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There is an enormous hexagonal storm on the north pole of Saturn which is large enough to drop the Earth into. Ferrebeekeeper has long been fascinated by this giant yet geometrically-regular storm, and that was before we learned that the hexastorm…changes color!

Like Earth, Saturn is tilted, and, as with Earth, the tilt affects how much sunlight reaches different hemispheres of the planet as it proceeds around the sun. Since Saturn is rather farther from the sun than the Earth is, a Saturn “year” lasts for 29 Earth years. Due to this somewhat lengthened calendar (and because we have only recently acquired some of the necessary tools to study other planets) the seasonal variances on Saturn are only now being recognized.

Using the Hubble Space telescope, scientists have been keeping an eye on Saturn’s seasons (each of which last for 7.25 years). As summer in the northern hemisphere changes to fall, the color of the atmosphere is changing and so are the appearances of the bands within the atmosphere. NASA scientists speculate that increased sunlight may lead to increased photochemical hazes in the atmosphere which causes the shift from winter blue to summer gold. As we continue to study Saturn in years to come, it will be interesting to see how much of this color shift is seasonal and how much it changes based on larger cycles.

“Ultimate Gray” and “Illuminating”

It is mid-December and that means that it is time for Pantone to announce the color of the year for 2021 (on the outside chance that the longed-for new year ever actually arrives).  Through some sort of dark chromomancy, the Pantone high counsel of color wizards usually manages to correctly predict the trends of the coming year with their selections (for 2020 they presciently selected depression-colored blue).  After this epic disaster of a year (when the world was ravaged by a plague and the nation came an electoral inch from re-electing an evil fascist criminal) it is frightening to see what hue the oracles have chosen to represent our shared destiny.

Andddd…to be honest, the outlook does not look so great.  As in 2016, Pantone has cast a vote for transition, change, and uncertainty by naming two colors of the year. However, whereas the colors of 2016 (baby blue and pink) were at least pretty, for 2021 they have chosen the leaden hue of wet concrete and the vivid yellow of “checks cashed” & “liquor” signs.  It looks like driving through South Chicago in 1993! The colors’ proper trade names are “Illuminating” for the bright yellow and “Ultimate Gray” for the dark cold gray.

Good times…

Pantone chooses dull, ugly, neutral colors when they project a downturn and bright, splashy colors when they are predicting boom times.  By choosing both they are throwing up their hands in bafflement (which makes perfect sense, since the world’s economic sages are likewise shrugging and anxiously pulling their collars). The blathering spokespeople who have to spin this stuff into sales copy are talking about “light at the end of the tunnel” and “uplifting, smiley face yellow”, but I think the residents of East Flatbush can recognize down-and-out colors from shared urban experience.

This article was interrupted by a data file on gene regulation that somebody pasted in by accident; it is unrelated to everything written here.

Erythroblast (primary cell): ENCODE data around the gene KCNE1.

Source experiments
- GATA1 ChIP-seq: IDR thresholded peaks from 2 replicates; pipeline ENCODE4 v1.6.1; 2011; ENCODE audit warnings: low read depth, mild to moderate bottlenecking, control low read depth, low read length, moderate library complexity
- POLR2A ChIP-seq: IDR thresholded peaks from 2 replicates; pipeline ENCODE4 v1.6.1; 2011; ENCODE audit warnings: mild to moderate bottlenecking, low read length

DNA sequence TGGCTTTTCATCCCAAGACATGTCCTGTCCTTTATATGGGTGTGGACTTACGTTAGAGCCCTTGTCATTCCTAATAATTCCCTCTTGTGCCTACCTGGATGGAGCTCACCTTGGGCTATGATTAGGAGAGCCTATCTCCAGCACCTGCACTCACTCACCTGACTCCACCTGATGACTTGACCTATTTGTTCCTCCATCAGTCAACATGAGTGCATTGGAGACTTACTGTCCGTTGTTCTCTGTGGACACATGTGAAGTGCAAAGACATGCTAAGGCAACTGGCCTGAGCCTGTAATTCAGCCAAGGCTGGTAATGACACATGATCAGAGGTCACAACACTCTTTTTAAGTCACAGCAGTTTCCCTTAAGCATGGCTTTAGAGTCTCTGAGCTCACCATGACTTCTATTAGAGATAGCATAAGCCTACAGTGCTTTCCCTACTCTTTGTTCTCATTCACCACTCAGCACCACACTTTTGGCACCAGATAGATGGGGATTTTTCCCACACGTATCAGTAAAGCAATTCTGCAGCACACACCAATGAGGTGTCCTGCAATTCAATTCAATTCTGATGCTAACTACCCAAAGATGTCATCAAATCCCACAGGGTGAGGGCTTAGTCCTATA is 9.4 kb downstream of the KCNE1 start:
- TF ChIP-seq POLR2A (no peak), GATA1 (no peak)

The Colors of the Year for 2020 & 2021…and 2002 there on the letters, I guess

From Ferrebeekeeper’s perspective, there is indeed a hint of better times in these colors.  Bright yellow and wet concrete are not just the colors of the inner city shopping district, they are colors for building!  When you look at a new highway or a new airport, it is all “Illuminating” and “Ultimate Gray”!  Caterpillar paints its bulldozers, backhoes, road-graders, and cement mixers high-vis yellow for safety reasons (speaking of which, a season of safety would be nothing to sneeze at).  Brand new concrete is…the color of wet concrete.  Perhaps the color oracles are indicating that America and the world can indeed move forward, but only if we stop bickering, denying, and doting on cowardly con-artists and start building.

In fact I am writing sarcastically, as fits this publicity stunt non-event, but bright yellow really truly is a beautiful color on a yellow tang, a golden oriole, an autumn cherry tree, Oshun’s dress, or even a good number 2 pencil. All of which is to say: the 2021 color of the year is more of a choose-your-own affair than usual (and we are already talking about colors, any of which take on the meaning you ascribe to them).  Can we work together and dream and plan and rebuild?  Or are we going to spend the year blaming those other people for our problems as we walk down the gray boulevard of broken dreams to cash our sad tiny check before heading into the Dollar General?

Hey! Has anyone checked the Pantone people’s bank accounts to see if they just received a suspiciously large number of crumpled dollar bills?

We have had an awful lot of politics around here this autumn. How about today we just concentrate solely on autumn? As I often mention, there is a Kwanzan cherry tree in my back yard in Brooklyn. It is a beautiful tree (although neither my photographs, artworks, nor my essays have ever fully captured its ineffable loveliness).

The cherry tree is most famous for how it looks in spring, when it resembles a radiant pink cloud descended from paradise, yet it is always gorgeous–even in winter when its bare limbs look like Chinese seal calligraphy. Indeed in autumn it glows a brilliant bright yellow which is nearly as lovely as the soft pink of spring.